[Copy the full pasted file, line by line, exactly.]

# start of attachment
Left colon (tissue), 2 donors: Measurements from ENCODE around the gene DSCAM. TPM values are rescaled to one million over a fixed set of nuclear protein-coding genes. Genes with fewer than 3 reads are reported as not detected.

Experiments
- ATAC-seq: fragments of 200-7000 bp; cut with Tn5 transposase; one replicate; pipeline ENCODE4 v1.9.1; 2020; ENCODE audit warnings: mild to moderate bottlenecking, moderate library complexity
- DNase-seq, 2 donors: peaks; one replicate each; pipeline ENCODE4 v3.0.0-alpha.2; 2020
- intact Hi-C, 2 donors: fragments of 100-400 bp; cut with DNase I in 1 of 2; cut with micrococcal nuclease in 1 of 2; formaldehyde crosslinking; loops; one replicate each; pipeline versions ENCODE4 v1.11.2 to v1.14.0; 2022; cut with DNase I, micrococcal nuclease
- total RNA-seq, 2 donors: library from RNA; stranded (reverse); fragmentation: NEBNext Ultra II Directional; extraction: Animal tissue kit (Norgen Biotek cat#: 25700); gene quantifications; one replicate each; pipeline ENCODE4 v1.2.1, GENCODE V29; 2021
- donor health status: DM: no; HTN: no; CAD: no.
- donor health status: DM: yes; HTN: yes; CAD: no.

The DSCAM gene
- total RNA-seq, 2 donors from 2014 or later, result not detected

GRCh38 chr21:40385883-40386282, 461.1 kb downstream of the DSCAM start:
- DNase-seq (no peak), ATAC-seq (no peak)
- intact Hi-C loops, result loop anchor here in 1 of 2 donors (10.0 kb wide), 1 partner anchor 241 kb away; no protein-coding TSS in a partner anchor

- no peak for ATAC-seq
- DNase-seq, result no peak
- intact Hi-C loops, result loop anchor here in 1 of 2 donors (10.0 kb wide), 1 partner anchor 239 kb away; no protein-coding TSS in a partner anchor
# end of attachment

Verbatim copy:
Left colon (tissue), 2 donors: Measurements from ENCODE around the gene DSCAM. TPM values are rescaled to one million over a fixed set of nuclear protein-coding genes. Genes with fewer than 3 reads are reported as not detected.

Experiments
- ATAC-seq: fragments of 200-7000 bp; cut with Tn5 transposase; one replicate; pipeline ENCODE4 v1.9.1; 2020; ENCODE audit warnings: mild to moderate bottlenecking, moderate library complexity
- DNase-seq, 2 donors: peaks; one replicate each; pipeline ENCODE4 v3.0.0-alpha.2; 2020
- intact Hi-C, 2 donors: fragments of 100-400 bp; cut with DNase I in 1 of 2; cut with micrococcal nuclease in 1 of 2; formaldehyde crosslinking; loops; one replicate each; pipeline versions ENCODE4 v1.11.2 to v1.14.0; 2022; cut with DNase I, micrococcal nuclease
- total RNA-seq, 2 donors: library from RNA; stranded (reverse); fragmentation: NEBNext Ultra II Directional; extraction: Animal tissue kit (Norgen Biotek cat#: 25700); gene quantifications; one replicate each; pipeline ENCODE4 v1.2.1, GENCODE V29; 2021
- donor health status: DM: no; HTN: no; CAD: no.
- donor health status: DM: yes; HTN: yes; CAD: no.

The DSCAM gene
- total RNA-seq, 2 donors from 2014 or later, result not detected

GRCh38 chr21:40385883-40386282, 461.1 kb downstream of the DSCAM start:
- DNase-seq (no peak), ATAC-seq (no peak)
- intact Hi-C loops, result loop anchor here in 1 of 2 donors (10.0 kb wide), 1 partner anchor 241 kb away; no protein-coding TSS in a partner anchor

- no peak for ATAC-seq
- DNase-seq, result no peak
- intact Hi-C loops, result loop anchor here in 1 of 2 donors (10.0 kb wide), 1 partner anchor 239 kb away; no protein-coding TSS in a partner anchor